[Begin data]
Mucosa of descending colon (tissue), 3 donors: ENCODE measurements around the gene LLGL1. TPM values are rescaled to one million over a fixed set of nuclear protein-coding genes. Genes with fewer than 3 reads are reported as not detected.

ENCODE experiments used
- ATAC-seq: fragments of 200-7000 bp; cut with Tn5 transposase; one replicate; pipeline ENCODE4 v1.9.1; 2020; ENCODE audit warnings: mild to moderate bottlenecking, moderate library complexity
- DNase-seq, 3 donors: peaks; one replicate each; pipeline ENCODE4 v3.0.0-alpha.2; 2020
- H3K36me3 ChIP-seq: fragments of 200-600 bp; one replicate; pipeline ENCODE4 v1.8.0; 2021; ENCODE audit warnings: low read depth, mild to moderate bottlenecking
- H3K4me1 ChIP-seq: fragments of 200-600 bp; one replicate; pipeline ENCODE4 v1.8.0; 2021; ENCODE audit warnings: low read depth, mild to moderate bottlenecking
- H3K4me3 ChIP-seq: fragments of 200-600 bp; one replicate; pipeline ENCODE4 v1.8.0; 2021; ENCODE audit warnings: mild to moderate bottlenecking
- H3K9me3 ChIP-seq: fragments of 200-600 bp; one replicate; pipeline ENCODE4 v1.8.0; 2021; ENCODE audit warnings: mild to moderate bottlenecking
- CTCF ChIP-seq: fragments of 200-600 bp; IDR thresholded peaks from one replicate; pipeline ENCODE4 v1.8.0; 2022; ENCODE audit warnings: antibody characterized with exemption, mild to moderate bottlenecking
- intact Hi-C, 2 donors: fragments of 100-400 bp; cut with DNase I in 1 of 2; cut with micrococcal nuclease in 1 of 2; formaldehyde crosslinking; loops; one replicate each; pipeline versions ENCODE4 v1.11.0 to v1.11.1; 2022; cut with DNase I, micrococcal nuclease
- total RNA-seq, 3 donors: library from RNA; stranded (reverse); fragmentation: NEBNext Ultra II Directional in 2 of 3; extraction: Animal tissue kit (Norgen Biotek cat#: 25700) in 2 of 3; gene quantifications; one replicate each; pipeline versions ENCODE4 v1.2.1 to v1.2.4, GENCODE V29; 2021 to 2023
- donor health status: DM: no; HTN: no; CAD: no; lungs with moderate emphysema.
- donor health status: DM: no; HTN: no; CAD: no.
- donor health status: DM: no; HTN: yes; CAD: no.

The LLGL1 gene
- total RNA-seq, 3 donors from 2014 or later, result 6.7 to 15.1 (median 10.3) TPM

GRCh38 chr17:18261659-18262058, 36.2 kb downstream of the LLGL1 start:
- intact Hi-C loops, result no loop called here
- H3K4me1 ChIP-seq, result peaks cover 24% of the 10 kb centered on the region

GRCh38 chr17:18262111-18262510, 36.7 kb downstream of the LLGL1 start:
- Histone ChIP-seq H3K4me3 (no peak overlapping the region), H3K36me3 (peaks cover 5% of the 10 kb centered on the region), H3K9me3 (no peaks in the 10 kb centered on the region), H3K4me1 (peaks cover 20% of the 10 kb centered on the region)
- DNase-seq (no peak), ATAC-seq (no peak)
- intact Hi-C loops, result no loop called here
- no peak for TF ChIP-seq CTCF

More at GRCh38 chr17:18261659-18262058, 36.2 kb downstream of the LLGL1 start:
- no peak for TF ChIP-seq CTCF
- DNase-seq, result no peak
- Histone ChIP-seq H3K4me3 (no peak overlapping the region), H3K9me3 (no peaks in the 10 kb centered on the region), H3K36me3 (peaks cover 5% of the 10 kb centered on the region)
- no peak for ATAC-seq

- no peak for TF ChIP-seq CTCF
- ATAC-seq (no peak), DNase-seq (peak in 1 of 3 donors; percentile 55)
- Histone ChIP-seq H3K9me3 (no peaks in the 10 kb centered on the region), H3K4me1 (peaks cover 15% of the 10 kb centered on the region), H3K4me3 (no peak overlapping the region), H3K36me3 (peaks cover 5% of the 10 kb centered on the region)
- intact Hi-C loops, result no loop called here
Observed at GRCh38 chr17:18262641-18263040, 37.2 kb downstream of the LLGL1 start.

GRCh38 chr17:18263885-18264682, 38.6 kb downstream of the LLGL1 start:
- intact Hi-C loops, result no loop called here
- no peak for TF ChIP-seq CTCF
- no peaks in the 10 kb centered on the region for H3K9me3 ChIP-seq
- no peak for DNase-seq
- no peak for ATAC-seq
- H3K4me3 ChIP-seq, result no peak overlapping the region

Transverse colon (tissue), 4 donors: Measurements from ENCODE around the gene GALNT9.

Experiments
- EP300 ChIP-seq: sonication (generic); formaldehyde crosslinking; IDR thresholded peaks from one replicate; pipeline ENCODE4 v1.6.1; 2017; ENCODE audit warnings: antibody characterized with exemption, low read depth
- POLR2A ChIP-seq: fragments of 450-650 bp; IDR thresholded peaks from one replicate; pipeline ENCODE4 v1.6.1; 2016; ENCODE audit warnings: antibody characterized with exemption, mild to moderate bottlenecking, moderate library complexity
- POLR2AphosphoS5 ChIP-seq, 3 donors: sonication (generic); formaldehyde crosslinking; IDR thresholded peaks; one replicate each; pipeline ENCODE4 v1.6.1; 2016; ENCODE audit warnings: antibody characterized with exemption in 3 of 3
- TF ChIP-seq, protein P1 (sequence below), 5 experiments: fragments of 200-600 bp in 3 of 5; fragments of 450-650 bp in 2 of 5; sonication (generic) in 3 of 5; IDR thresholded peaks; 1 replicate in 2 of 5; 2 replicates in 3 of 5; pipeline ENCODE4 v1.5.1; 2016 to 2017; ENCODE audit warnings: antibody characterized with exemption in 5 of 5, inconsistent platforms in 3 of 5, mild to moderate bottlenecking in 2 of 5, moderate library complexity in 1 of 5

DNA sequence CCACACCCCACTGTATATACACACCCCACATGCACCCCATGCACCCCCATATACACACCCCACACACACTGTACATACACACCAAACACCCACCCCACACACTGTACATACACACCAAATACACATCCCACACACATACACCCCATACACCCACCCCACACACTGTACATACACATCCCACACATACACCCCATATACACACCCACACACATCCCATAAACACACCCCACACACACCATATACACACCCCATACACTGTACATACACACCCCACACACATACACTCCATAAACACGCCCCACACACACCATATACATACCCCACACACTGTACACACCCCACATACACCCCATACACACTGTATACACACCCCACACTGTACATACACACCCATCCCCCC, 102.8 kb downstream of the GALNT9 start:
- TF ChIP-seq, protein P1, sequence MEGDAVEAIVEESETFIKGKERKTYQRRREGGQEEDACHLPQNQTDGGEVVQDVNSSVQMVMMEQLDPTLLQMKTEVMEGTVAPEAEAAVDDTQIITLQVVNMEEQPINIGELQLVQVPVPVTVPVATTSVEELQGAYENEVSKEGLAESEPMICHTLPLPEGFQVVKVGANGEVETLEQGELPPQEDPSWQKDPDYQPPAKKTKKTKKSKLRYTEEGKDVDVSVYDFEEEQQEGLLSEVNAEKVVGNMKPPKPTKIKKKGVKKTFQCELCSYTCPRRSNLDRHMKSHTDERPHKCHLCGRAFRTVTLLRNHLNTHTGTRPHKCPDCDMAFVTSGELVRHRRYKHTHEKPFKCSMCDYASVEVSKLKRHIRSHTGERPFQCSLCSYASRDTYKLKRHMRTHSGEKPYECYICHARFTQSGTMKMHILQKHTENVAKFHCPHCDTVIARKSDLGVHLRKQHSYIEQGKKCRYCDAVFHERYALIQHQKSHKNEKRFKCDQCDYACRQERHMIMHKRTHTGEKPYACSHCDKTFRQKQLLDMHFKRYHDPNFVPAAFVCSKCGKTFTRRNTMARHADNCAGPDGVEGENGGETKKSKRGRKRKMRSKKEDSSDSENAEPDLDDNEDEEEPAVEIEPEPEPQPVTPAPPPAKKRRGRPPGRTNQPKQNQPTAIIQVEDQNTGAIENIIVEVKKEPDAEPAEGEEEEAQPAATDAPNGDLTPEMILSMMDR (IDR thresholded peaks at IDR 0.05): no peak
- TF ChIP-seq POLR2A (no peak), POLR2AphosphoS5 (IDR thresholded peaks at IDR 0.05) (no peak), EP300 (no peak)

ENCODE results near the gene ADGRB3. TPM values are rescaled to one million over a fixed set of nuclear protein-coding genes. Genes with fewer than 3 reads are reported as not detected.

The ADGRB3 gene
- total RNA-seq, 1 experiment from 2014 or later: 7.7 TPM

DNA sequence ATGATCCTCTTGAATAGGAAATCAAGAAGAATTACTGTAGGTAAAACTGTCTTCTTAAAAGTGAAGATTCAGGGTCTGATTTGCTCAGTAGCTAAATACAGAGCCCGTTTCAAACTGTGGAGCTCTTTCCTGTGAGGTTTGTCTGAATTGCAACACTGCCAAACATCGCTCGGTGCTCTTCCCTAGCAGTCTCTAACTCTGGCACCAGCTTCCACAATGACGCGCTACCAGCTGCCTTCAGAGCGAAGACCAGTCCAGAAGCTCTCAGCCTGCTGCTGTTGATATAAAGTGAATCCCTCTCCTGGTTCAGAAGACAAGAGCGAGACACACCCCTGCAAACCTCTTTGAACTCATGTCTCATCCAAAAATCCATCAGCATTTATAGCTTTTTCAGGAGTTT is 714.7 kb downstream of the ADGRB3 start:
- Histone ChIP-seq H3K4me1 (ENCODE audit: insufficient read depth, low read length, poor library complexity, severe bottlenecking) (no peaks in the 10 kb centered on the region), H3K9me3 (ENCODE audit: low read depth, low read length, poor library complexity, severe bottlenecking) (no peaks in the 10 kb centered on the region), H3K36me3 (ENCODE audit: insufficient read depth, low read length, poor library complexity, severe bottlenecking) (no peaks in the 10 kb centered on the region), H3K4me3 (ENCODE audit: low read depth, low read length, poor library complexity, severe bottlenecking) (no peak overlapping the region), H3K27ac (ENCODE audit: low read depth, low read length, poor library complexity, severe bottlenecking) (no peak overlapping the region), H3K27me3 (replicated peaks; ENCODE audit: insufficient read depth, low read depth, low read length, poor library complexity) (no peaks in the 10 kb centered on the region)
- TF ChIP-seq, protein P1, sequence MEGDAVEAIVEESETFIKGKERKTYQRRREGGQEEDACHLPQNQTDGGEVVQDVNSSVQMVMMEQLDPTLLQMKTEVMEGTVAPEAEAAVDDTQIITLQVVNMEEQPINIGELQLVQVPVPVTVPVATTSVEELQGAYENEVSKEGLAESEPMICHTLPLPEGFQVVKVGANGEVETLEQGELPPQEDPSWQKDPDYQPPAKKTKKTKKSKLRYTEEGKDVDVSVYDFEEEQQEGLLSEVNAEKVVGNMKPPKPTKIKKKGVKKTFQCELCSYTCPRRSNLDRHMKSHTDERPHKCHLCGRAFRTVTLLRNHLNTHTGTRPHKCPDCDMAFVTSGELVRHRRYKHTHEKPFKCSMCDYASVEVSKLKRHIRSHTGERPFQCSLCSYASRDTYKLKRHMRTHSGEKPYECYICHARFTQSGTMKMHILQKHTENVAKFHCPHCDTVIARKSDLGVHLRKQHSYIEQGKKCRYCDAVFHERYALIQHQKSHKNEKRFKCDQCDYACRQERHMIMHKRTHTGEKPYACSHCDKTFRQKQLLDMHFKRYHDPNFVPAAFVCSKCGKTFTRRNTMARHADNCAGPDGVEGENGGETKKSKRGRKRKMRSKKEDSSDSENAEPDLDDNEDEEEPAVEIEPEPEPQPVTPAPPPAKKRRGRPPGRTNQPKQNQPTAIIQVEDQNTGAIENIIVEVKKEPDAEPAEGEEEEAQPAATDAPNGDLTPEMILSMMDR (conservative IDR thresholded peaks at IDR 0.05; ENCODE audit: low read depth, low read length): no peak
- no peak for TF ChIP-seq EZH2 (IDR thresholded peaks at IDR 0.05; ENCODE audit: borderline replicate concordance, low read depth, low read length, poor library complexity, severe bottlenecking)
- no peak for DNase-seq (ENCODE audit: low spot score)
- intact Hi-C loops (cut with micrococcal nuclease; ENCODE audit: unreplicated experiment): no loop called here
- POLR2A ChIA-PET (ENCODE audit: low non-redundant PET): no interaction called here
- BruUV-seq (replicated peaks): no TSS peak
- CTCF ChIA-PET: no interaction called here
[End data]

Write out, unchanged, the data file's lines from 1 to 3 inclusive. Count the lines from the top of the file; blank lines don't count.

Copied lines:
Mucosa of descending colon (tissue), 3 donors: ENCODE measurements around the gene LLGL1. TPM values are rescaled to one million over a fixed set of nuclear protein-coding genes. Genes with fewer than 3 reads are reported as not detected.

ENCODE experiments used
- ATAC-seq: fragments of 200-7000 bp; cut with Tn5 transposase; one replicate; pipeline ENCODE4 v1.9.1; 2020; ENCODE audit warnings: mild to moderate bottlenecking, moderate library complexity